Don Carlos (play)
Don Carlos (German: Don Karlos, Infant von Spanien[nb 1]) is a (historical) tragedy in five acts by Friedrich Schiller; it was written between 1783 and 1787 and first produced in Hamburg in 1787. The title character is Carlos, Prince of Asturias and the play as a whole is loosely modeled on historical events in the 16th century under the reign of King Philip II of Spain.
Don Karlos, Leipzig, 1787
|Written by||Friedrich von Schiller|
|Characters||Carlos, Prince of Asturias|
Philip II of Spain
Duke of Alba
Elisabeth of Valois
Princess of Eboli
Marquis of Posa
|Setting||Spanish Court at Aranjuez|
Several operas have been composed on the basis of the play:
- 1844 opera by Michael Costa (libretto Leopold Tarentini, London)
- 1847 opera by Pasquale Bona (libretto Giorgio Giacchetti, Milan)
- 1850 opera by Antonio Buzzolla (libretto Francesco Maria Piave, Venice) (this version was entitled "Elisabetta di Valois")
- 1862 opera by Vincenzo Moscuzza (libretto Leopold Tarentini, Naples)
- 1867 & 1884 Don Carlos and Don Carlo by Giuseppe Verdi (libretto Joseph Méry & Camille du Locle, Paris, Italian translation by Achille de Lauzières and Angelo Zanardini, Milan; German translation by Julius Kapp and Kurt Soldan)
English translations and stage adaptationsEdit
- Don Carlos, Prince Royal of Spain: An Historical Drama from the German of Frederick Schiller (PDF). London: W. Miller. 1798.
- Boylan, R. D. (2007). Don Carlos. DoDo Press. ISBN 978-1-4065-3895-3. Reprint of an 1872 translation.
- Sy-Quia, Hilary Collier; Oswald, Peter (2008). Don Carlos and Mary Stuart. Oxford University Press. ISBN 978-0-19-954074-7. Reprint of a 1996 translation (out-of-print).
- Poulton, Mike (2005). Don Carlos. Nick Hern Books. ISBN 978-1-85459-857-8. Poulton's adaptation was directed by Michael Grandage in a well-reviewed staging.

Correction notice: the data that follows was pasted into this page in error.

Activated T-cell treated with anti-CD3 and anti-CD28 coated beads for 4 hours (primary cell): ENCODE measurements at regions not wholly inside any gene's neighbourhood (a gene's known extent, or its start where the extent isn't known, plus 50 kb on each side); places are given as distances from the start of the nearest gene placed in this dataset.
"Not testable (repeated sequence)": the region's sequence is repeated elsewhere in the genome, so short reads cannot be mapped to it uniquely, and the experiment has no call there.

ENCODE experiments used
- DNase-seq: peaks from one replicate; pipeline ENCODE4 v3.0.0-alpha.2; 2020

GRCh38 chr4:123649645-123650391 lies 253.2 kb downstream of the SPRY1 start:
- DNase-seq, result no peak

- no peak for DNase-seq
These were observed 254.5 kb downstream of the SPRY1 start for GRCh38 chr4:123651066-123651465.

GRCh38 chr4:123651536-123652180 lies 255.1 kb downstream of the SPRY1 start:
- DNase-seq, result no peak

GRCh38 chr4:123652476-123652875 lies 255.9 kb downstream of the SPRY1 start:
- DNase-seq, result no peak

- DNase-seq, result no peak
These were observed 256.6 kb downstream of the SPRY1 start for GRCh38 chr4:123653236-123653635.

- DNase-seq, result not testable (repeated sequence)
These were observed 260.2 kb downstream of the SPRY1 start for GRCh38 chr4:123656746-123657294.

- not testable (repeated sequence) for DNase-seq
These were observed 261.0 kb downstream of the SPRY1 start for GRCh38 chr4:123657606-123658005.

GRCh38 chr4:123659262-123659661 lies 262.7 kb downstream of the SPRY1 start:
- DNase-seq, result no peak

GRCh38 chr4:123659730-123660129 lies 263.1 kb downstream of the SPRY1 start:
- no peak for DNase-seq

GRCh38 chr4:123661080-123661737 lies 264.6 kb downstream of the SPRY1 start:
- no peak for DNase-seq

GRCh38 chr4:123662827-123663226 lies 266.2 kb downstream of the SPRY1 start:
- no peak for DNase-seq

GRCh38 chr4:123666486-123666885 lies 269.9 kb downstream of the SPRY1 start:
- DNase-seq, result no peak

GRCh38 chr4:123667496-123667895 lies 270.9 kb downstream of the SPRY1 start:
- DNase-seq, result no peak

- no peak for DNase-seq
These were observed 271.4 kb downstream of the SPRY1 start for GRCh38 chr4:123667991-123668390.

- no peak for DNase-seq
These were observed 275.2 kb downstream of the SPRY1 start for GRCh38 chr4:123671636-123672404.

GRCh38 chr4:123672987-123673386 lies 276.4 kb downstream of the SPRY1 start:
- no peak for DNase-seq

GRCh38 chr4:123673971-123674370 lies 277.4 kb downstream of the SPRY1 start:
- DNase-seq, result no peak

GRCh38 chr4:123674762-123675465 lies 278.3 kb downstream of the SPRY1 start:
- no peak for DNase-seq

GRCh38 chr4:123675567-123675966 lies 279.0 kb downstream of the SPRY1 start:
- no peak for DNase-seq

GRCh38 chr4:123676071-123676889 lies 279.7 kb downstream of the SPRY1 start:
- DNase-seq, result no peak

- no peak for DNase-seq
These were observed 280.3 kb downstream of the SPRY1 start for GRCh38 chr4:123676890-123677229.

- MacDonald, Robert David (2006). Schiller: Volume Two: Don Carlos, Mary Stuart. Oberon Books. ISBN 978-1-84002-619-1. MacDonald's adaptation was first staged in Edinburgh in 1995. It is a verse translation in iambic pentameter; Mary Carole McCauley wrote, "MacDonald creates a sense of ease within his 10-syllable metric lines by using modern idioms, and what the translation lacks in a certain lush richness, it may make up for in accessibility."
Influence on English-language literature and filmEdit
Jeffrey High has found influences of Schiller's plays on the screenplays for several Hollywood films, and in particular suggests a close correspondence between Don Carlos and the screenplay for Star Wars (1977).
- Stevens, Robert (12 November 2004). "Schiller's Don Carlos: the 'light and warmth' of a timeless play". World Socialist Web Site. Review of a 2004 production in Sheffield, England of Mike Poulton's adaptation from the German, along with an extended discussion of play's history.
- University of Oxford production of Don Carlos at the Oxford Playhouse, 18-21 Feb. 2009
- Schiller replaced the Portuguese spelling "Dom" with the Spanish "Don" in 1801, after Christoph Martin Wieland had made him aware of the difference.
- Media related to Don Carlos (Friedrich Schiller) at Wikimedia Commons
- Thiel, Luzia. Freundschafts-Konzeptionen im späten 18. Jahrhundert: Schillers "Don Karlos" und Hölderlins "Hyperion". Würzburg: Königshausen & Neumann, 2004, ISBN 978-3-8260-2744-4, p. 15.
- Highfield, John (4 October 2004). "Don Carlos". The Stage: Reviews.
- Billington, Michael (4 February 2005). "Don Carlos. Gielgud, London". The Guardian.
- McCauley, Mary Carole (23 January 2001). "`Don Carlos' gets seal of approval". The Baltimore Sun. Review of the 2001 production in Baltimore.
- High, Jeffrey L. (2011). "Introduction: Why is this Schiller [Still] in the United States?". In High, Jeffrey L.; Martin, Nicholas; Oellers, Norbert (eds.). Who Is This Schiller Now?: Essays on His Reception and Significance. Camden House. p. 15. ISBN 978-1-57113-488-2.
Schiller experts unfamiliar with Star Wars could place most of the characters with the corresponding Don Karlos characters at a glance at the movie poster. ... The reader will be hard pressed to distinguish the basic plot and character constellation of Star Wars from that of Don Karlos without reference to the specific period and galaxy in question.
|This article on a play from the 18th century is a stub. You can help Wikipedia by expanding it.|